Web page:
What a book! I just wish I had been able to read it when I was 20-30 years younger! Not all is lost however as my daughter now has it to read and she is in her early 30's. I feel it should be a must for all young women going into the work place so a very useful gift. I also feel that men could learn from reading this book and it may just help to speed up the process of getting more women into top posts. I particularly liked "This Week I Will" sections , it gave me a feeling that the list was more than achievable and of great benefit going in the right direction. I also particularly liked the chapter " Lifting as we climb". Thank you for a book that I am pleased to have read and I will help it do the rounds here in England.
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on September 17, 2009
This excellent book points out the mistakes of not having enough women in leadership and the opportunities for all of us by adding them. It also calls women of all ages to activism in every sphere of life to bring American leadership models into the 21st century. She correctly reviews the improvements possible by having a gender balance in leadership at all levels of private and public policy decision-making.
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VINE VOICEon December 30, 2009
Women Lead the Way

This book about women stepping up to our leadership roles in social and economic power activated many conflicting emotions in me. It is, primarily, directed toward women in business that are already in a position to make a significant difference in decision-making processes. This leaves me out, I felt, since my lifestyle and contributions are more right-brained than left. And yet in all fairness, the author makes it clear that she is speaking to all women, and gives numerous practical examples of how women not in the business world can support and participate in women's leadership.

Ninety years after achieving the right to vote, women in the United States still only account for about 15% of the key positions of political and economic power in this country. And yet, women hold more higher education degrees, account for 80% of consumer decisions, and the sales generated by women-owned businesses equals the GDP of China. This and all that it represents in terms of the continuing inequality of pay, dismissing of women's concerns, and dogmatic attachment to a hierarchical status quo, aroused a deep, cellular rage of injustice within me, which was quickly followed by shame that I have allowed myself to be so passive about using my own voice and power to enact change. But Tarr-Whelan is not rabble rousing and wisely advises women to move beyond divisive thinking and look for how women's issues are also collective issues. She also acknowledges that both men and women are involved in, and benefit from, women achieving a critical mass at decision-making tables.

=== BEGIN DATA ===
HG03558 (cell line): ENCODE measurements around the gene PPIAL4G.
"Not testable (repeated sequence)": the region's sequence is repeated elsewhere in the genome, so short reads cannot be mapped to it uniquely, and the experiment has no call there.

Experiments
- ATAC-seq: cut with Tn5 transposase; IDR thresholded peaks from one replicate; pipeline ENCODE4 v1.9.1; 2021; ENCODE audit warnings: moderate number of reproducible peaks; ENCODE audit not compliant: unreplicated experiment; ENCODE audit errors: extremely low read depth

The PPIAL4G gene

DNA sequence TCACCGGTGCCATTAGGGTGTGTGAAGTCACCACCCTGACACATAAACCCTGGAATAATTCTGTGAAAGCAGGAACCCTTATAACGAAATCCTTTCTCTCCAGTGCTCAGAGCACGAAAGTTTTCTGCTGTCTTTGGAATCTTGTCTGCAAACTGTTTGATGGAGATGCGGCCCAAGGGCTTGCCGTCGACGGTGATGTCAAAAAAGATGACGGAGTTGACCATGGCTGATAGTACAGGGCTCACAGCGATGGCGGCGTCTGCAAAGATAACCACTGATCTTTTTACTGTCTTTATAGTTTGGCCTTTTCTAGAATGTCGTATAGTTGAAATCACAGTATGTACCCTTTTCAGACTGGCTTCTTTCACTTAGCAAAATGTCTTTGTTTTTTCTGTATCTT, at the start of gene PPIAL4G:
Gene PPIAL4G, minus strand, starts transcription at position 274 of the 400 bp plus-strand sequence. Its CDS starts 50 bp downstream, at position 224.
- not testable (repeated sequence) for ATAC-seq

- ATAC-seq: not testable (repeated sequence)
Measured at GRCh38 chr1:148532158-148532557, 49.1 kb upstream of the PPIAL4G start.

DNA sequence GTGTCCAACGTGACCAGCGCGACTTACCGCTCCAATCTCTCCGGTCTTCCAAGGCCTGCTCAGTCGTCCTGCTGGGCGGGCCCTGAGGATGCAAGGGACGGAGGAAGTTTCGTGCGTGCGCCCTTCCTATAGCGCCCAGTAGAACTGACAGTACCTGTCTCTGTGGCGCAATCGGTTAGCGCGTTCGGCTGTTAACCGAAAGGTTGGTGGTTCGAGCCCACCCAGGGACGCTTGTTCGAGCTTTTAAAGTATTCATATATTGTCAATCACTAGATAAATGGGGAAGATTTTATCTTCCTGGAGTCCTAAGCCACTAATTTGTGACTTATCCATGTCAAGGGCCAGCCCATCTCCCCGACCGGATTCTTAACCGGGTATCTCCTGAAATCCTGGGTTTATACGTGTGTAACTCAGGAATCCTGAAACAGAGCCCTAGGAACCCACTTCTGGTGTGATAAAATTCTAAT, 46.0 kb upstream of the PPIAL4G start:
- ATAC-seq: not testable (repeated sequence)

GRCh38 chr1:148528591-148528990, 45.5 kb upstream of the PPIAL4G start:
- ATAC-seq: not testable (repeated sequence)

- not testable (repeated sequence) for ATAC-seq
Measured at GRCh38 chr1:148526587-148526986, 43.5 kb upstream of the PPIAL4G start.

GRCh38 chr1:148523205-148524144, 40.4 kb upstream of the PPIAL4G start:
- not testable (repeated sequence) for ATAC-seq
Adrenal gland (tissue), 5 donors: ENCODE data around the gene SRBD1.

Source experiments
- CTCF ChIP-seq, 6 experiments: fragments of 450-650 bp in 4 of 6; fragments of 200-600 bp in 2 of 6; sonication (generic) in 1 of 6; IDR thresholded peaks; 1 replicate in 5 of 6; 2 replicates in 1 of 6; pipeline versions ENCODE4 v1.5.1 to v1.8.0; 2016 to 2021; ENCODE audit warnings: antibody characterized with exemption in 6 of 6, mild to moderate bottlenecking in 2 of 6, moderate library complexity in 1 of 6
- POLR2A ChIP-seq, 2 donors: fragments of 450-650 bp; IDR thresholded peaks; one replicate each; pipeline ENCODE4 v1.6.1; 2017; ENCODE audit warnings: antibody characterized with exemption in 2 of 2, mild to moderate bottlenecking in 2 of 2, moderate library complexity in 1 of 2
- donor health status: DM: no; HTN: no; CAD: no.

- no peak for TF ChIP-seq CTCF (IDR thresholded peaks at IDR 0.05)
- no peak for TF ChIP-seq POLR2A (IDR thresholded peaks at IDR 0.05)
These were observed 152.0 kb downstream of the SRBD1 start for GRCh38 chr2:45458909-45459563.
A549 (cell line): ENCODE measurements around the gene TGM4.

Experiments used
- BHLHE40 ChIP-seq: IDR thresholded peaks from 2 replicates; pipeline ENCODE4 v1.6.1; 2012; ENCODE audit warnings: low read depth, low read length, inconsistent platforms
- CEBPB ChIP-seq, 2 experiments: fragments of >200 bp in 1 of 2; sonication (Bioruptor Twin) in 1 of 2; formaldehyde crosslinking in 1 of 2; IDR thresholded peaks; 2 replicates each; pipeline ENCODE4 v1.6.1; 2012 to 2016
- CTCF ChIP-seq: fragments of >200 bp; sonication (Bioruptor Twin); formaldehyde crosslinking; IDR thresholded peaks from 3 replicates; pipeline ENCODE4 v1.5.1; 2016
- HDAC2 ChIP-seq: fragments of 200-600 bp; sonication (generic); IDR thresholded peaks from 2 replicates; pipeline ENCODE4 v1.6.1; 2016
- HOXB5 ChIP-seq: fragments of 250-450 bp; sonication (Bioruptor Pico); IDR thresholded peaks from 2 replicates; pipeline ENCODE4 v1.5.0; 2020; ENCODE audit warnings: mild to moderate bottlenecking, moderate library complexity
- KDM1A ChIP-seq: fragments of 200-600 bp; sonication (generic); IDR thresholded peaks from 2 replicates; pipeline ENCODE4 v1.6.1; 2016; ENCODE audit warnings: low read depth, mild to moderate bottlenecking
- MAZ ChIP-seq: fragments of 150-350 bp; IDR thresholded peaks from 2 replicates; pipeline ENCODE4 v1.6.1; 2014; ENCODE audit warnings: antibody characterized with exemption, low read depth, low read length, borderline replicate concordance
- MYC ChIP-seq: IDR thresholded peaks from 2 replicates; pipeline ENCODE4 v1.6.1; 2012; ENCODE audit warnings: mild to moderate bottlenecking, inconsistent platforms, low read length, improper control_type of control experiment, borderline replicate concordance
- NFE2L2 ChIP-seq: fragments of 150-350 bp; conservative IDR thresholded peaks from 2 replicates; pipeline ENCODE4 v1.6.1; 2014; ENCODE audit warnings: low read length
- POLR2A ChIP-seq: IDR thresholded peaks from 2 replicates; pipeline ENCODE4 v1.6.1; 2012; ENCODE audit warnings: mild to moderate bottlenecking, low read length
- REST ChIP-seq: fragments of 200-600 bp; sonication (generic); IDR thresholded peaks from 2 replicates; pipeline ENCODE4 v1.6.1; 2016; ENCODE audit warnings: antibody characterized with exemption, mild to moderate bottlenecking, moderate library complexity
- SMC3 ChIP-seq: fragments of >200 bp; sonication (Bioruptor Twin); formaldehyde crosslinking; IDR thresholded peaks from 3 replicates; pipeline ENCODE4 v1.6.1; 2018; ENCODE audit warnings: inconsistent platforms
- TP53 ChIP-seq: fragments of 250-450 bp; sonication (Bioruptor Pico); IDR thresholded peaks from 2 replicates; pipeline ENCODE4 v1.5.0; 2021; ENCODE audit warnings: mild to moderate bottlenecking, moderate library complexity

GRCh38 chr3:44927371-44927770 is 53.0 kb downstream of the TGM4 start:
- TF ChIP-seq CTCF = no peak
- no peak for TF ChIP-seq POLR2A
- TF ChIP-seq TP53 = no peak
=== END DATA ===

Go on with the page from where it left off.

Women Lead the Way presents a clear road map for organizational, economic, and political change, with a vision toward quickly achieving the 30% solution: all organizations/entities must have at least 30% of positions of power filled by women. In many countries where women are already powerful leaders and already have greater balance in leadership, studies have demonstrated that this shift has yielded higher profits, greater efficiency and workplace satisfaction, and long-ranged collaborative values, among many other assets. Again, I was rankled by the need to "justify" or "prove" that women's rights and our concerns require empirical research to ratify. It's quite obvious women deserve equality: as Secretary of State Hilary Clinton says, "women's rights are human rights, and human rights are women's rights." On reflection I realized that while this is true in and of itself, vision without action is impotent and lacks integrity. If we say something is true and don't follow through by our actions, then how can we expect anything other than what we already have?

Consequently, this book offers an exciting manifesto and is an impassioned clarion call for closing the leadership gap. I recommend that all women (and men too) read this book: we are without question the key players in being agents of change for a sustainable recovery, and we will pass along the consequences of our efforts to our children. If you, like me, are aroused to make one small leadership effort toward making the world a better place from reading this book, each power of one will create a chain-reaction that can and will make a difference.
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on December 23, 2013
This book should be read by every woman, especially those who are in a position to mentor other women. We hear only about the one woman in industry, politics, education, or other areas who raise to the top in their field but we do not read about the other 99% who work hard, exceeding men who are promoted into positions of leadership but are passed over because they are women. Times have changed! I liked the statistics in this book and the only thing I disagree with is about the 30% solution. I wish it were higher.